Thursday, February 09, 2006

Swear Words

Here's what I don't get. Why, why, why do Congressional Republicans not allow those who speak at Senate hearings to testify under oath? What is the possible upside here? I'm a reasonable man, of good stock and an expensive education -- what could be the expected benefit, beyond avoiding perjury charges? And don't they realize that even the perception of covering the witness' ass creates an air of dishonesty to the American people?

The Iran-Contra Affair guys had to swear an oath; I've seen the photos. Same goes for Watergate and even Janet Reno after the ATF oopsie at Waco. For Chrissake, even Rafy Palmeiro, Jose Canseco, Sammy Sosa, et al raised their right (enormous) hands and solemnly swore. So why not Attorney General Alberto Gonzales, who got a free ride from Arlen Spector? And why not the oil executives in November, who after some recent financial reports, may not have been completely forthcoming about the truth of what's happening to gas purchasers.

Good ol' Slate notes the inherent falseness of the GOP stance, at least in relation to Gonzales. Sen. Jeff Sessions said: "I think it's not necessary that a duly confirmed Cabinet member have to … give an oath when they are, in effect, under oath and subject to prosecution if they don't tell the truth." But the Slate piece notes that a Cabinet members' oath -- for which he or she cannot be prosecuted for violating -- does not include a provision to "tell the truth, the whole truth and nothing but the truth." It simply states that the official will uphold the tenets of the office and the Constitution. There is nothing about testimony, period.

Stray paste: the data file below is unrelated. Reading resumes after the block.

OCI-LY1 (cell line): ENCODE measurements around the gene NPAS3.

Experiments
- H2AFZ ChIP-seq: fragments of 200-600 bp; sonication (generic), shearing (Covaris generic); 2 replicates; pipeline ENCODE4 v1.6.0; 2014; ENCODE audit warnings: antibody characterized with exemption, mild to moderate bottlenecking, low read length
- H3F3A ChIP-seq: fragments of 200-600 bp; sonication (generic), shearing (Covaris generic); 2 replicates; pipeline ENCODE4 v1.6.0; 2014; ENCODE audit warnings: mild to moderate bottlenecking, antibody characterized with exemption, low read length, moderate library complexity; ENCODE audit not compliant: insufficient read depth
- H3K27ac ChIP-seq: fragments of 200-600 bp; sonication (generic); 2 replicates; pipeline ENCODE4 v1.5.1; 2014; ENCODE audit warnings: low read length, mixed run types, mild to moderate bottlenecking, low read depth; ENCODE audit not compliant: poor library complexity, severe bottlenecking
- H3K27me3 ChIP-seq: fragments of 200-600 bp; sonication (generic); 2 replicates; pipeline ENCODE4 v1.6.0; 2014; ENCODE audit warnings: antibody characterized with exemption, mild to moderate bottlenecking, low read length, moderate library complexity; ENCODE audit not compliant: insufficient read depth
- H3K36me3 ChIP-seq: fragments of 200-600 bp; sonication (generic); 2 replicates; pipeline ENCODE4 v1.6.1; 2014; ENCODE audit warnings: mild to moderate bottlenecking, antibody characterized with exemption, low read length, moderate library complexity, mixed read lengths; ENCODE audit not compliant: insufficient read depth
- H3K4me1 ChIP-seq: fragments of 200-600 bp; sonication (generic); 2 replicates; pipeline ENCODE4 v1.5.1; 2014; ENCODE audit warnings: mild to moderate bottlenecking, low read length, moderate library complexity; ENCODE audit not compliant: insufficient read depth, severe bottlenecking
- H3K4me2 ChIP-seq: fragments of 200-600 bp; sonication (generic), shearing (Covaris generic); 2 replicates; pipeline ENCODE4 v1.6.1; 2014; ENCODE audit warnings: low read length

Great. So, aside from the fact that Gonzales' complete and absolute stonewalling makes me wonder about the real truth with this wire-tapping (purely for counter-terrorism? OK....then why all the secrecy about the simplest of legal matters?) and the resulting fact that now Americans are left with no choice but to cautiously assume the Oval Office is going about this in frightening ways, the question remains: What benefit comes from prohibiting an appropriate level of legal protection for the electorate? And why do the oil and Bush Administration guys get a free pass and not the baseball players? Are we supposed to just look at all this with blinders on? I just really don't see the GOP's logic. (Yeah, imagine that.)


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